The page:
London interbank offered rate (LIBOR) is a UK regulated and administered comprehensive set of benchmarks across a number of standard maturities and major currencies. Given how pervasive LIBOR is in the global financial system, any discontinuation of LIBOR will have far reaching implications. 2018 has seen regulators increasing pressure on firms to prepare for the transition away from LIBOR to new risk-free/nearly risk-free rates (RFRs). While new interest rate derivatives and cash markets continue referencing LIBOR, public authorities and private sector working groups have jointly selected overnight RFRs options that are being adopted by market participants. The adoption of RFRs though remains at a low level to date.
With the publication of the eagerly awaited draft ordinance on 24 October, FIDLEG became more tangible and its provisions were sharpened. Based on the information available today, FIDLEG has similar objectives as the equivalent European legislation MiFID II and PRIIPs but applies a principle-based approach and is less detailed and prescriptive. Both legislations cover very similar requirements with a little twist in the details.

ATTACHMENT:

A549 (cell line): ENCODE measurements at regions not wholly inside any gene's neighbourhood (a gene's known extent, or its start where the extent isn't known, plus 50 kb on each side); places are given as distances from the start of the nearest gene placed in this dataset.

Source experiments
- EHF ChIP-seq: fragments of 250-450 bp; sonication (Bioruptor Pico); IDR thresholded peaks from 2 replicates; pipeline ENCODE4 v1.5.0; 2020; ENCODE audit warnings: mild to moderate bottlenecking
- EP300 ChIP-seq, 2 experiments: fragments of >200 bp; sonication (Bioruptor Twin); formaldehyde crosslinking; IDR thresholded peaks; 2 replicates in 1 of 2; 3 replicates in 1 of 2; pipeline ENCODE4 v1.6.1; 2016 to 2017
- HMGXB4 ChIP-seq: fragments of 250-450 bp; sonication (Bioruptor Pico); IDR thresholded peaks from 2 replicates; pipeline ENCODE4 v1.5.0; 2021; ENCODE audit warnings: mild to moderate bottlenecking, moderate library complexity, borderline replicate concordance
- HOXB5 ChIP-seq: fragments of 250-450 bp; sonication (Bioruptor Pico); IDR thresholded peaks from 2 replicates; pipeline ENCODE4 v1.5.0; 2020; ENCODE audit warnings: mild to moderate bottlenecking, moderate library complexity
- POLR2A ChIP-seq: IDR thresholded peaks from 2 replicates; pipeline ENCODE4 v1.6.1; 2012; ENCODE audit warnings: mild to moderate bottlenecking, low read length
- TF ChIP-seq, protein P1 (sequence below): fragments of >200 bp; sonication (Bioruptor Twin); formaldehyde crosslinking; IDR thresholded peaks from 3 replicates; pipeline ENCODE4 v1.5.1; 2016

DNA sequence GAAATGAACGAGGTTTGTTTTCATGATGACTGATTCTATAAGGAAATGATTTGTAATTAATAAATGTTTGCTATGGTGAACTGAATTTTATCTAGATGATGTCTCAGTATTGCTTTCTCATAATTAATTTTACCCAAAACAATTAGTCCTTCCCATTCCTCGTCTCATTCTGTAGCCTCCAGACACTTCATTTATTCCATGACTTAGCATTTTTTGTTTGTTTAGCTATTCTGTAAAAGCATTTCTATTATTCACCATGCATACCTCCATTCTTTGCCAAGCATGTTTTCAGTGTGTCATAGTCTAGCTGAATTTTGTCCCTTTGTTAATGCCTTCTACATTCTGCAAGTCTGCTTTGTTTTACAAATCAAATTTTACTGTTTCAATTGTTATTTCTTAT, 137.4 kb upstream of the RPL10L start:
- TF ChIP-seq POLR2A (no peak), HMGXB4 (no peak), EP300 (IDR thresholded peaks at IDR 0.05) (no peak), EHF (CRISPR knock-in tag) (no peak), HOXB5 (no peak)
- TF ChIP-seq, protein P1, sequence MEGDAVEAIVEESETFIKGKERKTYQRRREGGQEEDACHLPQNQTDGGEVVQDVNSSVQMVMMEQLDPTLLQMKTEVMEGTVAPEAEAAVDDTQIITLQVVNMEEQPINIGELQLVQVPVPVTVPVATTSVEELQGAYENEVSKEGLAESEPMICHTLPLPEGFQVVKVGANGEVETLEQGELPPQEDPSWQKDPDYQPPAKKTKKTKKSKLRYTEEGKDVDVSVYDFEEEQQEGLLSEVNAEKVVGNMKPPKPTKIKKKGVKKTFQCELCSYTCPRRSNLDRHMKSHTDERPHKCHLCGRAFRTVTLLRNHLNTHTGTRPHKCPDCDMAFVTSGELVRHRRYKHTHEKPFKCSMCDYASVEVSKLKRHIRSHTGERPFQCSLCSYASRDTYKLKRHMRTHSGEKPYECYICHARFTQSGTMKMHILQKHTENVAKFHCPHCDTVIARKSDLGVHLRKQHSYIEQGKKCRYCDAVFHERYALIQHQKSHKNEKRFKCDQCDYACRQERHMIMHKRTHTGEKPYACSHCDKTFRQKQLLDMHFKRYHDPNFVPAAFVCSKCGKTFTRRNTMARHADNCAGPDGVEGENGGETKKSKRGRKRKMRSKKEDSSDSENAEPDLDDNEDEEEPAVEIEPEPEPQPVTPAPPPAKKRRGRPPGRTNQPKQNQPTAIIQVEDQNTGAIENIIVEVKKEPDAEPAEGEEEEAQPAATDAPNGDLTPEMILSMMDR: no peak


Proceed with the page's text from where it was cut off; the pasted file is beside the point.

In light of the published draft ordinance, Deloitte hosted the webinar “FIDLEG: Seeing beneath the surface ”. The objective of the webinar was to address the provisions refined by the ordinance and outline their operational impact on financial organisations, while highlighting key commonalities and differences to European legislation. Alongside the webinar, the participants provided valuable insights regarding the FIDLEG implementation within their organisations. The fifth blog post in our FIDLEG series considers the outcome of these poll questions and addresses the implications for a successful regulatory journey.
What is on top of treasurers’ agendas, after the wave of implementation of liquidity regulations? With the awaited implementation of the net stable funding ratio (NSFR) and recent release of the interest rate risk in the banking book (IRRBB) regulation in Switzerland, the increasing challenge for banks’ treasury and asset liability management (ALM) functions is the management of their balance sheet resources and profitability. The new angle of the treasurer’s role is set: Optimization.
In financial services, discussions about artificial intelligence (AI) tend to be about the technology. And that’s an important subject. But today Bob Contri, Financial Services Leader for Deloitte Global wants to focus on what it takes for financial institutions to stay successful in an AI-enabled world. From targeted tweaks to big, bold bets, here are five ways firms can ride the AI wave.